• The Title 24 Performance Method focuses on the overall performance of the building, instead of providing individual requirements for components. When this method is chosen, the energy modeling software used to calculate performance must be certified by the California Energy Commission.

Every building project in California must meet energy efficiency standards, regardless of the calculation method, and the owner must submit a Title 24 compliance report.

The Prescriptive method is straightforward and less complex, since component specifications and energy efficiency are predetermined by the CEC. To make a residential or commercial building compliant, the owner must only make sure that all components meet the Title 24 energy requirements. However, the Prescriptive method limits design flexibility, and meeting minimum requirements for all components and equipment can be expensive. In other words, the Prescriptive method does not allow trade-offs - reducing the performance of one building system and compensating with higher performance in another area.

The Performance method provides more flexibility during the design process. As long as the building meets a minimum energy performance level as a whole, individual components are not subject to minimum requirements.

  • With the performance method, the building design can balance some less efficient features by achieving a higher efficiency in other areas. Engineers can analyze the trade-offs involved in building design decisions, meeting Title 24 at an optimal cost.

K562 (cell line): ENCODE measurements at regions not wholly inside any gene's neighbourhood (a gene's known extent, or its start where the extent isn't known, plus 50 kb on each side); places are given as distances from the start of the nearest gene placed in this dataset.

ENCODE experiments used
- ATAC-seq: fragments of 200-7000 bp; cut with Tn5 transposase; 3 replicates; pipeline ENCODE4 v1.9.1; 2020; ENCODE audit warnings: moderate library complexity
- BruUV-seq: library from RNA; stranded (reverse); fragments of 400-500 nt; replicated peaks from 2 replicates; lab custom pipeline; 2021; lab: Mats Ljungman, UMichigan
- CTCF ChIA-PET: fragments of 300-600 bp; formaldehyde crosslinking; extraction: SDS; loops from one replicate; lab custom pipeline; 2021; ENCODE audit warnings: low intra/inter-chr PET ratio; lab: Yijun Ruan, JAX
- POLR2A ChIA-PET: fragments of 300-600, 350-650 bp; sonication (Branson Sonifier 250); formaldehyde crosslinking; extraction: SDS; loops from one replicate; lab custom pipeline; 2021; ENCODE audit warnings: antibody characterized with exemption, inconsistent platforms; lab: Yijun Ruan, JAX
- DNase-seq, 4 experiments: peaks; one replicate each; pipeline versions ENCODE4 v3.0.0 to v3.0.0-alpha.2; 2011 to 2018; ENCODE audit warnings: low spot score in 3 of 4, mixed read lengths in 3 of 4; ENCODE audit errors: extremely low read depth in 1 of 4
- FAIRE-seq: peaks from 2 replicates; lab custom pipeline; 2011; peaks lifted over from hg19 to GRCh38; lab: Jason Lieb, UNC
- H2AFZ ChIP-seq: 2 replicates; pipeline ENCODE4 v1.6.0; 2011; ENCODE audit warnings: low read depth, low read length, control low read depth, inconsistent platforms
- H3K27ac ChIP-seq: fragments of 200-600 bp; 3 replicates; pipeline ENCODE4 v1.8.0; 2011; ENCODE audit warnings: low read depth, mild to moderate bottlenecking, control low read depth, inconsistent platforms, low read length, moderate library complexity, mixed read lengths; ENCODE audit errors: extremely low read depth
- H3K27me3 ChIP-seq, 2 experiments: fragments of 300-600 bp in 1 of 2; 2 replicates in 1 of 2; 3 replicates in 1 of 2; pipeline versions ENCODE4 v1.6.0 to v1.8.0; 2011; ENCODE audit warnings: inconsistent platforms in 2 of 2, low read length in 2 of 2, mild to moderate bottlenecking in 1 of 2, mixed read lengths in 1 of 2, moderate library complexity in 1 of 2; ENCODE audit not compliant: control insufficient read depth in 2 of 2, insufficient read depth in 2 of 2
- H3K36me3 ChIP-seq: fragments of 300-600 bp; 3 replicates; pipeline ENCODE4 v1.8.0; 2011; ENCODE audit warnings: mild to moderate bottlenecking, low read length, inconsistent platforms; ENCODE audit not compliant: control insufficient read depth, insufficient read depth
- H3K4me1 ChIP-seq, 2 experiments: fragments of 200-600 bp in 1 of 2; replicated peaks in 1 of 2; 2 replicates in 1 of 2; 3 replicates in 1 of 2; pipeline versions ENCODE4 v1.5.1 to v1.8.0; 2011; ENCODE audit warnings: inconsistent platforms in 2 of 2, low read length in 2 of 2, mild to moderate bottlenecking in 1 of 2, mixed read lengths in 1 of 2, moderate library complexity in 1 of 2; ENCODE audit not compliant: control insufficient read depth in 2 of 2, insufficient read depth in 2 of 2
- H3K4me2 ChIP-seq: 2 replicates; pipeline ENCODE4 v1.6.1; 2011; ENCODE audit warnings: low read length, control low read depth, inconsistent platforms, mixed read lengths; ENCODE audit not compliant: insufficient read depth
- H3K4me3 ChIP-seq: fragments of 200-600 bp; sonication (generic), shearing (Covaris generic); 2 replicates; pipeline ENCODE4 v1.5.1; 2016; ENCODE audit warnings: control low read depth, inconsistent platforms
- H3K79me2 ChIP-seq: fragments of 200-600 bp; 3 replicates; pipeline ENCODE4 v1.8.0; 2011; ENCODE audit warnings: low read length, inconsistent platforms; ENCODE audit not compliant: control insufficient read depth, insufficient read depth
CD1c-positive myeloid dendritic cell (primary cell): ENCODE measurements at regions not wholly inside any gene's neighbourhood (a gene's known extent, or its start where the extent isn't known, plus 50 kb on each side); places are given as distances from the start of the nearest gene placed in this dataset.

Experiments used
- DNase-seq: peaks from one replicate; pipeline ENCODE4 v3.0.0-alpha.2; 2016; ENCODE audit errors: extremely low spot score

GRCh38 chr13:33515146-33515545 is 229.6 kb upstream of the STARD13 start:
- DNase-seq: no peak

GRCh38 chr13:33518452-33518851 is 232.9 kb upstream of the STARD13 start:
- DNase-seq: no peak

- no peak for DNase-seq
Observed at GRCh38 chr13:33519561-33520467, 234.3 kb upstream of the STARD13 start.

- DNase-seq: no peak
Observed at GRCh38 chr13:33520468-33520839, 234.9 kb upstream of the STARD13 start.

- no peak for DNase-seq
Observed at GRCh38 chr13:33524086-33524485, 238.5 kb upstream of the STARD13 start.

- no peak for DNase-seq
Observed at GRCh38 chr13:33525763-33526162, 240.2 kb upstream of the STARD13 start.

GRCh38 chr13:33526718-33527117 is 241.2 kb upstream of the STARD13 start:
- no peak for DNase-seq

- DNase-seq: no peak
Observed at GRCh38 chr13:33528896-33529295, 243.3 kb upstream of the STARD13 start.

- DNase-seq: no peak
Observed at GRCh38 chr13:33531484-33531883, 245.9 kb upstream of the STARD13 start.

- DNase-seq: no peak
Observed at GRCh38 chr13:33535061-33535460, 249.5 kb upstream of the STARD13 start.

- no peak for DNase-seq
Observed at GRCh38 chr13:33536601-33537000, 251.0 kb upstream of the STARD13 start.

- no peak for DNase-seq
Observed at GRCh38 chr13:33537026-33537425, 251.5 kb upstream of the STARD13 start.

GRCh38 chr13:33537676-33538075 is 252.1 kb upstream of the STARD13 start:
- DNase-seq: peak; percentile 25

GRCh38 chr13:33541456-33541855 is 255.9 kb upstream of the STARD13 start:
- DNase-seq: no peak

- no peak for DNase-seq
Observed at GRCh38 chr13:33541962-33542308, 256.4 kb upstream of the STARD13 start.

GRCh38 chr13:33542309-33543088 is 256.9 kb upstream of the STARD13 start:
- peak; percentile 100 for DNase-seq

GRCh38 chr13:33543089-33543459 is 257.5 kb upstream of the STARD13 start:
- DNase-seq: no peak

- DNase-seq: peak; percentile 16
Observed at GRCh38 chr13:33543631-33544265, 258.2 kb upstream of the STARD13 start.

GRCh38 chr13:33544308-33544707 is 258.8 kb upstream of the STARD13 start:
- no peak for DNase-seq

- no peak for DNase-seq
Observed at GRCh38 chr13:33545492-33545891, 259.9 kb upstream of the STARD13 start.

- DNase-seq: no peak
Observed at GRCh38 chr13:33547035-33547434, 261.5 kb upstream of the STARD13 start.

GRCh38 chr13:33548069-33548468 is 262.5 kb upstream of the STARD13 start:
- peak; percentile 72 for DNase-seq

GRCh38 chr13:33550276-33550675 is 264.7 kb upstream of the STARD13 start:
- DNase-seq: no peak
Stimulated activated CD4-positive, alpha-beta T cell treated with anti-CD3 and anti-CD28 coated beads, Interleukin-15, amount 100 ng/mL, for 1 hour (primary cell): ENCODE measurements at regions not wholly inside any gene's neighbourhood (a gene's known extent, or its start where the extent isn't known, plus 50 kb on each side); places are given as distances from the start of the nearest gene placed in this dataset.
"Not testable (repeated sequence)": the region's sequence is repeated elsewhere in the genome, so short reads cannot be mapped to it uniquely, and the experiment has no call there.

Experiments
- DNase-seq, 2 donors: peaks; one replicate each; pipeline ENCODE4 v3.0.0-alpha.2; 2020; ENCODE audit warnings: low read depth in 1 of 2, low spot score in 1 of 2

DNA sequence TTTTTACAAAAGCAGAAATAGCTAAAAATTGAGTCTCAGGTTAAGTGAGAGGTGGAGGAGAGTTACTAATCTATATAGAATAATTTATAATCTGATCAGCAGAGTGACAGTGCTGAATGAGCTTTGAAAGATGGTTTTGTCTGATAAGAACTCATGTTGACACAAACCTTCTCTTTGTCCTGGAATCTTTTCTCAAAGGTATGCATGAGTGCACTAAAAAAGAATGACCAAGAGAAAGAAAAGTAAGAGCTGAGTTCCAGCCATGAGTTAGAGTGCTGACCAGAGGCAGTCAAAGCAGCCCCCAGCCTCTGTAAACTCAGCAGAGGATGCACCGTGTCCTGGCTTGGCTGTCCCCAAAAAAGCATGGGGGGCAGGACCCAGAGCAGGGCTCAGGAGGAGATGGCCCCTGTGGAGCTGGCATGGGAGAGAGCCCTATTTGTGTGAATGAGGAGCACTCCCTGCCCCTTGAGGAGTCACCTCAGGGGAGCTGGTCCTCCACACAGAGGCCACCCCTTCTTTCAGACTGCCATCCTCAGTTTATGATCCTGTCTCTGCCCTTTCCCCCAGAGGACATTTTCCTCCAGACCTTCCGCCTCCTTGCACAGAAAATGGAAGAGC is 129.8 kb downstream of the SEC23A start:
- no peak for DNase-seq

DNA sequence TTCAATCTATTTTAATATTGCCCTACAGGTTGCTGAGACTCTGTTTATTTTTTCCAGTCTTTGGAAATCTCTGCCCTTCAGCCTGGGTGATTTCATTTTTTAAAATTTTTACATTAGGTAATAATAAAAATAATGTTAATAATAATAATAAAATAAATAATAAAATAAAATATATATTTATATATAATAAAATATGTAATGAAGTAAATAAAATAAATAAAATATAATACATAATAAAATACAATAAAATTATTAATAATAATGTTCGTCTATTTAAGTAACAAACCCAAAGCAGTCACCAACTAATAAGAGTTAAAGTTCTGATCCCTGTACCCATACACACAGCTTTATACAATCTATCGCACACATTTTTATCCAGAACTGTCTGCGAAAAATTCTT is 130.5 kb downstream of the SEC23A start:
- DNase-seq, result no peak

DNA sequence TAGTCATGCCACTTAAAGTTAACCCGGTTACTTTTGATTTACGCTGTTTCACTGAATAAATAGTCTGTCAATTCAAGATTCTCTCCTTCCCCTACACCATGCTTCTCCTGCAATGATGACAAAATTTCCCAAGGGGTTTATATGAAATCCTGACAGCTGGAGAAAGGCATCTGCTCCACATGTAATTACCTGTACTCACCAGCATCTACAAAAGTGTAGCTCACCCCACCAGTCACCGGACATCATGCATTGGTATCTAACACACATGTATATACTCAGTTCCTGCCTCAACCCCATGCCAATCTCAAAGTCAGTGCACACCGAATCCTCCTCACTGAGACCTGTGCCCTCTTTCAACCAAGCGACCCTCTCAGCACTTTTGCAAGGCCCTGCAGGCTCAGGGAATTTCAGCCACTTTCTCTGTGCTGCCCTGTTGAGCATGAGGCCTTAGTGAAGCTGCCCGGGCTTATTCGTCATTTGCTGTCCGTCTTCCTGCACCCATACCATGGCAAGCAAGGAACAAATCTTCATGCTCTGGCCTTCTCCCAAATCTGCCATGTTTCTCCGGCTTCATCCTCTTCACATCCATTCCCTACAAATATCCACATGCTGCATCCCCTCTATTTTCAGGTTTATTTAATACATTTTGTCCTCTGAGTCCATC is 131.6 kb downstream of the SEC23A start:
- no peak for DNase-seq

• For example, large window areas reduce efficiency by increasing summer heat gain and winter heat loss. However, they can be compensated with features like a higher HVAC efficiency and lighting efficiency.

In a few words, the Building Energy Efficiency Standards in Title 24 describe a typical building that meets the minimum requirements, providing a baseline for all projects. When approving a residential or commercial building in California, its performance is compared with the baseline. To be approved, a project must have an energy performance equivalent to the baseline or higher.

For example, assume a landlord plans to upgrade all the windows in an apartment building. With the prescriptive method, it would be necessary to look for specific windows that meet all the requirements in Title 24. On the other hand, the performance method gives the owner freedom to choose any windows, and energy modeling can be used to prove code compliance.

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What Is Covered by the Title 24 California Energy Code?

Like most codes of its type, the 2019 California energy code covers the key aspects of building systems that determine energy consumption:

  • Building envelope performance, including elements like insulation levels and windows.